- August 4, 2017
- By David Wedgwood
- 0 comments
Making a Will – Our response to the Law Commission Consultation Paper
On 13 July 2017, the Law Commission published Consultation Paper 231 “Making a Will”. Pointing out that much of law on will making comes from the Victorian era, which means that it is not all ideally suited for modern life – let alone for the challenges which are coming in respect of changing family and social life, greater reliance on technology and our increased understanding of diseases such as dementia and their impact on mental capacity – it makes a series of provisional proposals to modernise the law. It also raises a number of questions for consideration.
1 – It proposes introducing ‘dispensing powers’ – a method of allowing a Court to recognise a will as being valid even where not all of the formalities have been observed. So long as the document was thought to reflect the testator’s intentions (on the balance of probabilities) then it could be admitted to probate.
2 – It questions whether a formal support scheme should be introduced in order to assist those who have diminished capacity to make wills, thus avoiding the cost and time of an application to the Court of Protection for a statutory will.
3 – It requests views on the principle of electronic wills, and the technical consequences of this (for example, signature by typing your name is too open to fraud whereas a biometric system would require a huge amount of infrastructure which may make the cost prohibitive).
4 – It proposes that the age at which someone can make a will be lowered from 18 to 16 (or potentially even lower where the testator understands the consequences of what they are doing and there are good reasons for it).
5 – It proposes various changes to the law of ademption, in order to ensure that the testator’s wishes can be met.
6 – It proposes further protection of vulnerable testators, by creating a statutory doctrine of testamentary undue influence, following either a structured approach (which would be very similar to presumed undue influence which does not currently operate in respect of wills) or a discretionary approach (where undue influence could be found where it appears just to do so in all the circumstances of the case). This would also lead to a narrowing of the scope of knowledge and approval of wills to focus on two independent questions – a) whether the testator knew and approved of the contents of the will and b) whether the will was freely executed.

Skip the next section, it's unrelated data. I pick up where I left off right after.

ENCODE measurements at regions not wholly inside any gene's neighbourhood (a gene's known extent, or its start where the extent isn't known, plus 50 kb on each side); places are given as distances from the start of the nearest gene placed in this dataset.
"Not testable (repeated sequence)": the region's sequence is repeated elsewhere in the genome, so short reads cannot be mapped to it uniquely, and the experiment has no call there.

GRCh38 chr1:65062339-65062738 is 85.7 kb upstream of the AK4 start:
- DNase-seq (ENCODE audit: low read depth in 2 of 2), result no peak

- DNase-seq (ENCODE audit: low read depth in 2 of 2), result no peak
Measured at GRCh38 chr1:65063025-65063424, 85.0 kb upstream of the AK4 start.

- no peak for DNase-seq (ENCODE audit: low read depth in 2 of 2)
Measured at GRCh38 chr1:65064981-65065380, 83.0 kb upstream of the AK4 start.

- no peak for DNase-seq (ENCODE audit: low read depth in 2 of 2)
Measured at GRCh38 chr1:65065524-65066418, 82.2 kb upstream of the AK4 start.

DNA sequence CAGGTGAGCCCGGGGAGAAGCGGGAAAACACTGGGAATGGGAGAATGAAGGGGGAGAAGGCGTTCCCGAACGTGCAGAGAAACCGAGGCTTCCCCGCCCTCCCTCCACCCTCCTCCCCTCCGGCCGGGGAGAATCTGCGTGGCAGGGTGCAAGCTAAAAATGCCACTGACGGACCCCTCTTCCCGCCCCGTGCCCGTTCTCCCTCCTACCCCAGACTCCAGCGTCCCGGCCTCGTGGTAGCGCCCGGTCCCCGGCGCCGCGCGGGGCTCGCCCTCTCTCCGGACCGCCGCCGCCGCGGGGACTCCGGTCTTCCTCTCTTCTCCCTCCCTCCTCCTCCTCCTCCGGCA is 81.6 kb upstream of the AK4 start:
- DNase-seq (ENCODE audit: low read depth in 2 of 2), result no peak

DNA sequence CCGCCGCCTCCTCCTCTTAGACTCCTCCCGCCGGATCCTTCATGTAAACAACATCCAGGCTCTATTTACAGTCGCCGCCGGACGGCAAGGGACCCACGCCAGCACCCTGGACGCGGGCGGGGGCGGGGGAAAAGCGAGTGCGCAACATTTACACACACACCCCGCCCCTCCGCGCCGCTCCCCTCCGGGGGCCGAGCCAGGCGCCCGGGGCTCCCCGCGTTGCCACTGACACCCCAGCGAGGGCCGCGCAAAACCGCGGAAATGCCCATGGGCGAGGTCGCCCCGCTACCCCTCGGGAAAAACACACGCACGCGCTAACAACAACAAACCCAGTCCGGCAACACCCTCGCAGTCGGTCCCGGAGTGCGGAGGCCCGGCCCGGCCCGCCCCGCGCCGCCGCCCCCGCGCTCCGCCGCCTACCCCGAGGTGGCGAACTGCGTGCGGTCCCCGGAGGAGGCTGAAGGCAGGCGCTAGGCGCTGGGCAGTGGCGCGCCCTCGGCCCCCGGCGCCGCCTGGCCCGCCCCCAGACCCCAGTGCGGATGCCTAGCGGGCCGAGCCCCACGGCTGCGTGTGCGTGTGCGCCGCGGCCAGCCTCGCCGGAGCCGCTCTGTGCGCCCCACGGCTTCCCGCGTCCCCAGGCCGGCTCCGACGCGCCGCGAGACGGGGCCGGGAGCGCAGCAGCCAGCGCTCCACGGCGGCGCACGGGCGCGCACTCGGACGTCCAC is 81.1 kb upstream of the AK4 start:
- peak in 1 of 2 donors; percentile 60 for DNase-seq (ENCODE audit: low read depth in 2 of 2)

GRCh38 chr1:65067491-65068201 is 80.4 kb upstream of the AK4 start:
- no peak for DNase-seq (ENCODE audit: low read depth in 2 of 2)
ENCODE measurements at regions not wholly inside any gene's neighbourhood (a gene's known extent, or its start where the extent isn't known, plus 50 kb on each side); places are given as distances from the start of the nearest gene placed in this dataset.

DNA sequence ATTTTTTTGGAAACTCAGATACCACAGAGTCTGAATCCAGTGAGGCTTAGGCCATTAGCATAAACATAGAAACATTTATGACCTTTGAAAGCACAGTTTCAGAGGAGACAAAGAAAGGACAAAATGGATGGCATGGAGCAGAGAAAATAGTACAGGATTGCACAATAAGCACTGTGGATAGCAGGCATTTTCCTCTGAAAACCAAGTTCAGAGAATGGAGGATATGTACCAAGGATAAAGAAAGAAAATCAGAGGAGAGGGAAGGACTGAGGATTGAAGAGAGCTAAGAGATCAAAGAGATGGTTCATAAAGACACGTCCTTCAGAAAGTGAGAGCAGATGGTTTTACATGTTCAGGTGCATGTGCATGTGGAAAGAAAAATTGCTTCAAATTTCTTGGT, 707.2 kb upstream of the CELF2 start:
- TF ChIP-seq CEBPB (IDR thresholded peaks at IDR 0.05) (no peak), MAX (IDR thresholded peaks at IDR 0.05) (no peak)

7 – It proposes limits on who can sign on behalf of the testator (in the rare cases where this is required) to exclude people who might benefit indirectly. There are also limits proposed on who can witness the will, so that any cohabitant of a witness cannot benefit – with a question as to whether a parent/sibling/family member of a witness should be able to benefit.
8 – It proposes that the test for capacity set out in Banks v Goodfellow be replaced, and that capacity to make a will be judged by the test set out in the Mental Capacity Act 2005. This includes a presumption of capacity, the requirement to help someone to make a will if possible and not to treat someone as lacking capacity simply because they make a bad decision. It also suggests introducing a code of practice of testamentary capacity to provide guidance on how and when capacity should be assessed.
9 – It questions whether reform to the rule that marriage revokes a will is required. The Law Commission believes that the rule is not widely known and could be a trap for the unwary.
10 – It proposes reform to the law on privileged wills (which do not require the testator to comply with formalities) which currently allows merchant seamen to make privileged wills, along with various members of the armed forces who are not in any imminent danger. It is proposed that privileged wills be reserved for those who are in the British armed forces and civilians subject to service discipline.
11 – It proposes keeping mutual wills but allowing the property covered by the will to be available to satisfy a claim under the Inheritance Act 1975.
12 – It questions whether the concept of donatio mortis causa (deathbed gifts) should be abolished and whether the doctrine causes any particular problems
Our Contentious Probate team is producing a response to the Commission Report, which is to be submitted by 10 November 2017. We would be very grateful for your thoughts on the issues raised and have produced a very short survey to obtain responses on some of the questions which particularly request feedback.
Please click here to participate! If you would like to discuss any of the issues raised or get a copy of our response when it is finalised, please contact David Wedgwood.
* Disclaimer: The information on the Anthony Gold website is for general information only and reflects the position at the date of publication. It does not constitute legal advice and should not be treated as such. It is provided without any representations or warranties, express or implied.*
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